The Justice Department is under increasing pressure to bring charges against former President Donald Trump for having a connection with the brutal assault. The congressional panel looking into the attack on the U.S. Capitol on January 6, 2021, closes up its first set of open hearings this week.
Trump summoned a mob to Washington DC and incited a violent attack on the democracy.
Over 800 Trump supporters took part in the disturbance. The Justice Department prosecuted the supporters, and more people connected to the conspiracy are still in question.
But it’s still unknown if the department will take the extraordinary step of indicting a former president in light of a committee’s recommendations.
That does not mean that Trump is not subject to legal repercussions. Republican Representative Liz Cheney, vice chair of the nine-member committee in its first live hearing on June 9, vowed to present proof that the former president was behind a “sophisticated seven-part plan to overturn the presidential election and prevent the transfer of presidential power.”
The bipartisan group, composed of seven Democrats and two Republicans, presented its conclusions from more than 1,000 interviews and more than 125,000 documents throughout seven meetings.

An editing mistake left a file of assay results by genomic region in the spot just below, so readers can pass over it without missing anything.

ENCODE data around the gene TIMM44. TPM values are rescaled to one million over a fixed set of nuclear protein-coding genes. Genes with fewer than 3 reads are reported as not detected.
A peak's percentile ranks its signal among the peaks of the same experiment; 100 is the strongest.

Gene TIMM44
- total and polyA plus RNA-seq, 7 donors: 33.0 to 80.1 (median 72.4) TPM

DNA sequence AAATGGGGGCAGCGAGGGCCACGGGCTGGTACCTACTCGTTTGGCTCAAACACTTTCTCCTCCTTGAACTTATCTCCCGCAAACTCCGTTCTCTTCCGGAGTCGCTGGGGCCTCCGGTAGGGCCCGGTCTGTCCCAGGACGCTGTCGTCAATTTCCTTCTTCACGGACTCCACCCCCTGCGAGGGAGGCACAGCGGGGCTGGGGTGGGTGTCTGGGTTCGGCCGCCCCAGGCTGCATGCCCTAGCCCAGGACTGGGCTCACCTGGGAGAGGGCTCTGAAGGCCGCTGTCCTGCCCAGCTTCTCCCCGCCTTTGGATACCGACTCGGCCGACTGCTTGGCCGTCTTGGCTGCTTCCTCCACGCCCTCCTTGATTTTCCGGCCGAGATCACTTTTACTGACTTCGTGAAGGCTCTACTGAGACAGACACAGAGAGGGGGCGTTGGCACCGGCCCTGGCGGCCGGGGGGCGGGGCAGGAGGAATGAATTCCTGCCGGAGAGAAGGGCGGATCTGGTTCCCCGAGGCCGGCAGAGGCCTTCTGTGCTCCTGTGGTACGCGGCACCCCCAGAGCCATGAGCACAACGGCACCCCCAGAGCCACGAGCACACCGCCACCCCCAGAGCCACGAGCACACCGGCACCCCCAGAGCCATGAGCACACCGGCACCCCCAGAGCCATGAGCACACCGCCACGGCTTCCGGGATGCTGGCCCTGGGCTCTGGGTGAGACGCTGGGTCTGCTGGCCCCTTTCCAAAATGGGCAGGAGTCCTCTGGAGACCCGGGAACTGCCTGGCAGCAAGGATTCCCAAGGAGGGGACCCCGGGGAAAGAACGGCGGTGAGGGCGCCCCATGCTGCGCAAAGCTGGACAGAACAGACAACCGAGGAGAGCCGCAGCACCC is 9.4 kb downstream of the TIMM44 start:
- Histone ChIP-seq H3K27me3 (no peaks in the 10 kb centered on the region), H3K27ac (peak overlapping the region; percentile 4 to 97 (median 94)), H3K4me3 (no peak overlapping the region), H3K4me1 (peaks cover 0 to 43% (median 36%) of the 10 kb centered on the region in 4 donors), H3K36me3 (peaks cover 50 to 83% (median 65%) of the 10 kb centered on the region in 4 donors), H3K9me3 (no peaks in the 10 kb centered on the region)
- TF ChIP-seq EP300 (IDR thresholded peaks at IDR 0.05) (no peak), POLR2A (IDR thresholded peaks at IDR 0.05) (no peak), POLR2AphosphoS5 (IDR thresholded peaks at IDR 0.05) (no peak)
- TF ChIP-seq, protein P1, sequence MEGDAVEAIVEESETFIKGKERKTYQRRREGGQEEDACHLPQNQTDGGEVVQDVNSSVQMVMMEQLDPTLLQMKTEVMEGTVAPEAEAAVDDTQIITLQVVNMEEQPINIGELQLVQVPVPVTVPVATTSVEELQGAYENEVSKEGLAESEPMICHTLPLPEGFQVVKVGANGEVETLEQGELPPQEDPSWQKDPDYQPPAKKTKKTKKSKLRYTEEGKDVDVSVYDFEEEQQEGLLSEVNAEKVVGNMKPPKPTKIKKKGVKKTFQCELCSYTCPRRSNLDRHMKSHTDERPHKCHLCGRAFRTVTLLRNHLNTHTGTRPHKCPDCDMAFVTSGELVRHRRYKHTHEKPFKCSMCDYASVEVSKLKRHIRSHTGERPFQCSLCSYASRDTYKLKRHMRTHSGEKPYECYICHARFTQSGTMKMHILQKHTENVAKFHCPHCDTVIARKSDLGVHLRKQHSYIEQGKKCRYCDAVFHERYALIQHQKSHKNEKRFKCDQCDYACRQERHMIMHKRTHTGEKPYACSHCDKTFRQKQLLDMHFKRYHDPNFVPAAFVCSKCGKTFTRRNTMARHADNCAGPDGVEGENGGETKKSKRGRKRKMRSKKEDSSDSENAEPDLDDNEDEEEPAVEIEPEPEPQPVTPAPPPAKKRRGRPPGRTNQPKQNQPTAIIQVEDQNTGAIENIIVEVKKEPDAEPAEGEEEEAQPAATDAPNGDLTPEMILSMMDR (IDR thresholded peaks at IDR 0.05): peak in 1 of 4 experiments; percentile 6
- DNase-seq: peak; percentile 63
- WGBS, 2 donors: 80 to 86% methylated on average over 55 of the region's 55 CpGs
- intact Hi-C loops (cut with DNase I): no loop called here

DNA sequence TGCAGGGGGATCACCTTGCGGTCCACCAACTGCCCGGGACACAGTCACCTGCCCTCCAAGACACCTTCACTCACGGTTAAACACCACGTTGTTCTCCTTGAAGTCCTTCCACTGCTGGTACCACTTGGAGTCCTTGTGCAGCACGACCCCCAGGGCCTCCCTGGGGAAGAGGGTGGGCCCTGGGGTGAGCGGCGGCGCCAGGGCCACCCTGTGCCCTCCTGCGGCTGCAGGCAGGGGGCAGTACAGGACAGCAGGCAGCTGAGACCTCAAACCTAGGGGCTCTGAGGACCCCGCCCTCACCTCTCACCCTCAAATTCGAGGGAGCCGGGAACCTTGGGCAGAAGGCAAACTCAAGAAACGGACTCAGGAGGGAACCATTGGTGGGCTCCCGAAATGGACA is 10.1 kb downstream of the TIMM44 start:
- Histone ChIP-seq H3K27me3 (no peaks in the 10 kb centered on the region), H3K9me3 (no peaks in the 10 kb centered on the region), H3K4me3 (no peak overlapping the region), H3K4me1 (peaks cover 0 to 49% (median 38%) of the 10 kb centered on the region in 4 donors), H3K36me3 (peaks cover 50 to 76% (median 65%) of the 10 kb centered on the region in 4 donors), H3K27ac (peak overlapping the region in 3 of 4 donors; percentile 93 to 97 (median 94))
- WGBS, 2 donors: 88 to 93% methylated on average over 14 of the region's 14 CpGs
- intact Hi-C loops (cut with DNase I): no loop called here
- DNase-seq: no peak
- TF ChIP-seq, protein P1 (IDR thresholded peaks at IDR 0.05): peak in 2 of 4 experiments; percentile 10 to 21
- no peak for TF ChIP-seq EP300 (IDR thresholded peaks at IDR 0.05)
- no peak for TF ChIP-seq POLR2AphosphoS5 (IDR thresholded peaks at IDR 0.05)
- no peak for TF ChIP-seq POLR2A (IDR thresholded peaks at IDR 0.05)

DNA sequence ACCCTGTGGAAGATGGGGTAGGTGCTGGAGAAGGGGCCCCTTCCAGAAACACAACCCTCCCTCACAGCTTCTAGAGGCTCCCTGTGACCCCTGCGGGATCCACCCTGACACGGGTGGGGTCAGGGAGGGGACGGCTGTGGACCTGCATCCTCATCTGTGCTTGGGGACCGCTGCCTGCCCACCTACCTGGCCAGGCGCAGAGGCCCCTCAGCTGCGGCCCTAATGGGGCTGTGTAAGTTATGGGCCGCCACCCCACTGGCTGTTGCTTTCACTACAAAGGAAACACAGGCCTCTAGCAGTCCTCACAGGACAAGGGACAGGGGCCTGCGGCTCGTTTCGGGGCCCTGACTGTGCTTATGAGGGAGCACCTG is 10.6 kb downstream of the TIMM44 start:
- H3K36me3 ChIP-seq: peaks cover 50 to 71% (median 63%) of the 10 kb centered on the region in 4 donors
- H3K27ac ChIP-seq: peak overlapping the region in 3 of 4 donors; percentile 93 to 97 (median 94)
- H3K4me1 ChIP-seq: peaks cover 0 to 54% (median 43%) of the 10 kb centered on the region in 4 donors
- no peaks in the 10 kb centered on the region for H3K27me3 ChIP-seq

With all the evidence available, Trump still refuses the allegations saying that the hearing has left no room for witness examination.
The documents showed a losing president obsessed with retaining power that he falsely claimed that elections were false. Despite the advice from his associates, Trump pushed the Justice Department to support his falsehood.
He pressured officials in the pivotal states to flip the votes to his favor by pressuring Mike Pence, his vice president, and encouraging the mobs of his supporters to gather at the Capitol.
When considered collectively, the committee’s conclusions seem to amount to a scathing condemnation of Trump’s behavior, giving the appearance that the group has produced all the material required by the prosecution to bring an indictment against the former president.